"My clients like the property. Call me if you get an offer." At first it seems like a reasonable request but upon further reflection it seems ridiculous. Maybe the agent's clients have been looking a long time and can't seem to bring themselves to actually make an offer. In that case maybe knowing that someone else wants the condo unit they liked might spur them to make an offer. The reality is that this ensures that they will only participate in multiple offer situations and will have to pay top dollar to win the contest. Chances of the listing agent calling the reluctant clients' agent are not 100%. Should they receive an attractive offer from another buyer, the seller and the agent may not want to spook them by enticing another offer into the mix. In this low inventory market, my best advice to prospective buyers is to make an offer if you find what you're looking for. Don't force yourself into a multiple offer scenario by waiting to see if someone else offers.

Activity feels like it's picking up. It's the 20th of the month and 28 condos and townhomes and eight single family homes have closed so far in the month in Cocoa Beach and Cape Canaveral. Half the houses sold for over a half million and two brought over a million, one direct ocean and one on a short canal in the Cocoa Beach Country Club area. Three of the direct ocean condo units brought over $300 per square foot. Inventory remains static with new supply appearing at virtually the same rate as the ongoing sales.

Those of you looking to purchase should keep in mind that you have competition out there. With our ongoing low supply, desirable, fairly-priced listings are selling quickly. Waiting for another offer on a property you like will assure that you pay more than you could have as the only buyer. I would advise for the same reason, low supply and strong demand, that you resist your natural inclination to offer too low. A low offer makes negotiations adversarial from the beginning and rarely yields a lower final price. An offer close to what your research tells you is fair value will be seen as constructive to a seller and might allow you to seal a deal somewhere below current value. Make a lowball initial offer and chances are you will be forced to bid against yourself without a counter from a seller you just convinced that you aren't serious. Good hunting.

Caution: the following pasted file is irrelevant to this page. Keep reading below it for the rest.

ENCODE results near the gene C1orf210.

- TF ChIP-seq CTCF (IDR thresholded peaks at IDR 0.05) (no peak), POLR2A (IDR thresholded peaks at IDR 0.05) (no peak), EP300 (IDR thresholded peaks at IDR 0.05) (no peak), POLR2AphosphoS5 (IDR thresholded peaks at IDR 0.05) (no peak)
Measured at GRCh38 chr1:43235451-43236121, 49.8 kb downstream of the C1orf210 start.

The annual Art Show downtown Cocoa Beach begins the day after Thanksgiving. It's always fun with lots of cool art, good food and live music all day and night. Come on out and enjoy.

The rumor that The Fat Snook moved isn't true. The confusion may have started when Crush XI, the Snook's sister eatery moved to downtown Melbourne from Cocoa Village. Cocoa Beach folks, rest easy. We've still got the the kind of dining experience and food artistry one typically associates with much larger cities. Yours truly is not complaining.

"I'd like to ask your help. The people in the cheaper seats, clap your hands.  And the rest of you, if you'd just rattle your jewelry." John Lennon at the Beatles Royal Command Performance at the Prince of Wales Theatre, London. Nov 4, 1963

Friday, November 02, 2018

Backup Contract For The Win

I don't understand the reluctance to write a backup contract. It seems many agents and prospective buyers see them as not worth the time. In my experience, a backup contract is a good thing for everyone involved except the original buyer. In most residential  real estate contracts the buyer has the right to cancel the contract without penalty within his inspection period. That right is often abused by buyers trying to renegotiate price based on insignificant issues discovered during inspection. It's not uncommon nor unreasonable to ask a seller for repairs or a price concession for serious issues found during inspections as long as the request is within reason. "Within reason" doesn't include that giant stain on the bedroom carpet that was plainly obvious the day they first visited the property nor does it include a perfectly functioning 3 year old AC unit showing rust. It's the beach, OK? Rust happens. A seller holding a good backup contract has the power and incentive to refuse all requests including reasonable ones. A seller rejecting a perfectly reasonable repair request might just provoke the original buyer into canceling his contract allowing the backup to slide into primary position. A quick search of this blog for "backup" will find several posts. Backup, What Is It Good For? from 2014 covers the subject well for those who are interested.